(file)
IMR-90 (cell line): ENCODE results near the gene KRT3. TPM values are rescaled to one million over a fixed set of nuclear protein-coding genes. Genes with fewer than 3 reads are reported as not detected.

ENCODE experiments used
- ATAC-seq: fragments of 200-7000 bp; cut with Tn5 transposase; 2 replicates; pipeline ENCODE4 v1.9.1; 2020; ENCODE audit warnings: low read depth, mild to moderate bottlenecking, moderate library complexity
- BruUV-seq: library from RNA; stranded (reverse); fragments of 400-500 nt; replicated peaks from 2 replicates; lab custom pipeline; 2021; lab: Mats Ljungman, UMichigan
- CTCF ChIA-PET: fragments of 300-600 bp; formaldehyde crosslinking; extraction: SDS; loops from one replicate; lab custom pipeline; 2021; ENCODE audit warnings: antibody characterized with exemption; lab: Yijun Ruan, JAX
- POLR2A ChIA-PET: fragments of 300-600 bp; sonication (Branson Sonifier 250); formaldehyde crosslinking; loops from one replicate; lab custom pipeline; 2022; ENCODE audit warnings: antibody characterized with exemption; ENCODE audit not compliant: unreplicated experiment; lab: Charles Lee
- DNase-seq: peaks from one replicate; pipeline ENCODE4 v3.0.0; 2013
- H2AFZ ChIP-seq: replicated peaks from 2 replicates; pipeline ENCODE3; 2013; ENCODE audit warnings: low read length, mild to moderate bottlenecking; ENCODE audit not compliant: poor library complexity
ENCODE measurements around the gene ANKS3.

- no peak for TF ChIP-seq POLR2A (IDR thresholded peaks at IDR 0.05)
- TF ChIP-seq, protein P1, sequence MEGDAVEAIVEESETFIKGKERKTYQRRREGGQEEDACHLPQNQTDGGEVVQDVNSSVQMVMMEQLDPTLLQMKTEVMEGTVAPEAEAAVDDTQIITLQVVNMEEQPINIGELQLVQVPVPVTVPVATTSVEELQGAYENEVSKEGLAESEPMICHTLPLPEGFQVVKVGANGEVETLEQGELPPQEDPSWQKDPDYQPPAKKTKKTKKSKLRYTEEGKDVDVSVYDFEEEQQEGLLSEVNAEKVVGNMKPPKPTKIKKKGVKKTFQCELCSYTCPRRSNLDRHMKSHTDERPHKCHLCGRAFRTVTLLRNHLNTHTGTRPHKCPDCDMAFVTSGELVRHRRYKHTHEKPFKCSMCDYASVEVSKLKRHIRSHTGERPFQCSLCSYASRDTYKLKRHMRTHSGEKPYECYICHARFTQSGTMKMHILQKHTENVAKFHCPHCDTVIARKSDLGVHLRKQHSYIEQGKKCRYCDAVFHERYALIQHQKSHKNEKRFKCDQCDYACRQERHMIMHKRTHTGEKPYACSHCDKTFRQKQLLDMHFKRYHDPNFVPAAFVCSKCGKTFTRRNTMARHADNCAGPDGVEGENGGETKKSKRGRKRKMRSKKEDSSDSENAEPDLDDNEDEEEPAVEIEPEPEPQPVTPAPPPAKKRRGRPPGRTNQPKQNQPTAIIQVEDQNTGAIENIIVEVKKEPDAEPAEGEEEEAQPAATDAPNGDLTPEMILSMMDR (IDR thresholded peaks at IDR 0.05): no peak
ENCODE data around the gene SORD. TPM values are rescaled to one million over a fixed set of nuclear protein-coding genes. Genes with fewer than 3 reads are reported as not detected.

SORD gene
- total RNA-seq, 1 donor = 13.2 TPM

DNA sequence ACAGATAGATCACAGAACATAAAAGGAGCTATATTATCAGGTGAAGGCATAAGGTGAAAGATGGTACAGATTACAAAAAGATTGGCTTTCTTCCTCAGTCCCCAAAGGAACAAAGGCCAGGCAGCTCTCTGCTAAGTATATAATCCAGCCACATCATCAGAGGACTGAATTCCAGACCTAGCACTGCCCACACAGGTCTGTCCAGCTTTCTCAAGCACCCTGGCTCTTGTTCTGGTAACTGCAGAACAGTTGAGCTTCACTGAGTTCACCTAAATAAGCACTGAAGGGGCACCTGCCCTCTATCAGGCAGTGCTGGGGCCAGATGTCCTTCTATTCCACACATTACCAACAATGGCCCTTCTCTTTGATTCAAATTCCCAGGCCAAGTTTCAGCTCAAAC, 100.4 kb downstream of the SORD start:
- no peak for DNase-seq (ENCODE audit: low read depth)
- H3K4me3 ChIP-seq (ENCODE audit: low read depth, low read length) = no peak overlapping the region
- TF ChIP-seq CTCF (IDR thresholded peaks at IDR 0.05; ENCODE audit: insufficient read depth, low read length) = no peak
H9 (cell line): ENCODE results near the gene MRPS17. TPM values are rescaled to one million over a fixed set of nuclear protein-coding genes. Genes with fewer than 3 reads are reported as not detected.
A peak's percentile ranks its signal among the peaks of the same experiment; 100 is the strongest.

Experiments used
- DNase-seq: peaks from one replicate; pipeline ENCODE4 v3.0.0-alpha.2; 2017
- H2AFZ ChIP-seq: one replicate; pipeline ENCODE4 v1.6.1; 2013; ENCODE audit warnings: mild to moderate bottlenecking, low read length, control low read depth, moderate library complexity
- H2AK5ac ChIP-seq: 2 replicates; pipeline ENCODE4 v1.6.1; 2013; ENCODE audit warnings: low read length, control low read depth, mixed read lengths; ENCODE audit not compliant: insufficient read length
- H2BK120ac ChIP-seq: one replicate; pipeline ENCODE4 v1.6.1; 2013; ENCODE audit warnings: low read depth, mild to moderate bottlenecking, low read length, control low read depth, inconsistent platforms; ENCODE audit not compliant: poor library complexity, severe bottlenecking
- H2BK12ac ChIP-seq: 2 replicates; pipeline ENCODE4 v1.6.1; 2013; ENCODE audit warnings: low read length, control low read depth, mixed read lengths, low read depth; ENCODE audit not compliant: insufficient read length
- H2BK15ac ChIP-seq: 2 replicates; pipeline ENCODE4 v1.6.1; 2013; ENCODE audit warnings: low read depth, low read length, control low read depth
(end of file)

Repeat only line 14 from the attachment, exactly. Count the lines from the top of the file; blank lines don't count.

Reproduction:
- total RNA-seq, 1 donor = 13.2 TPM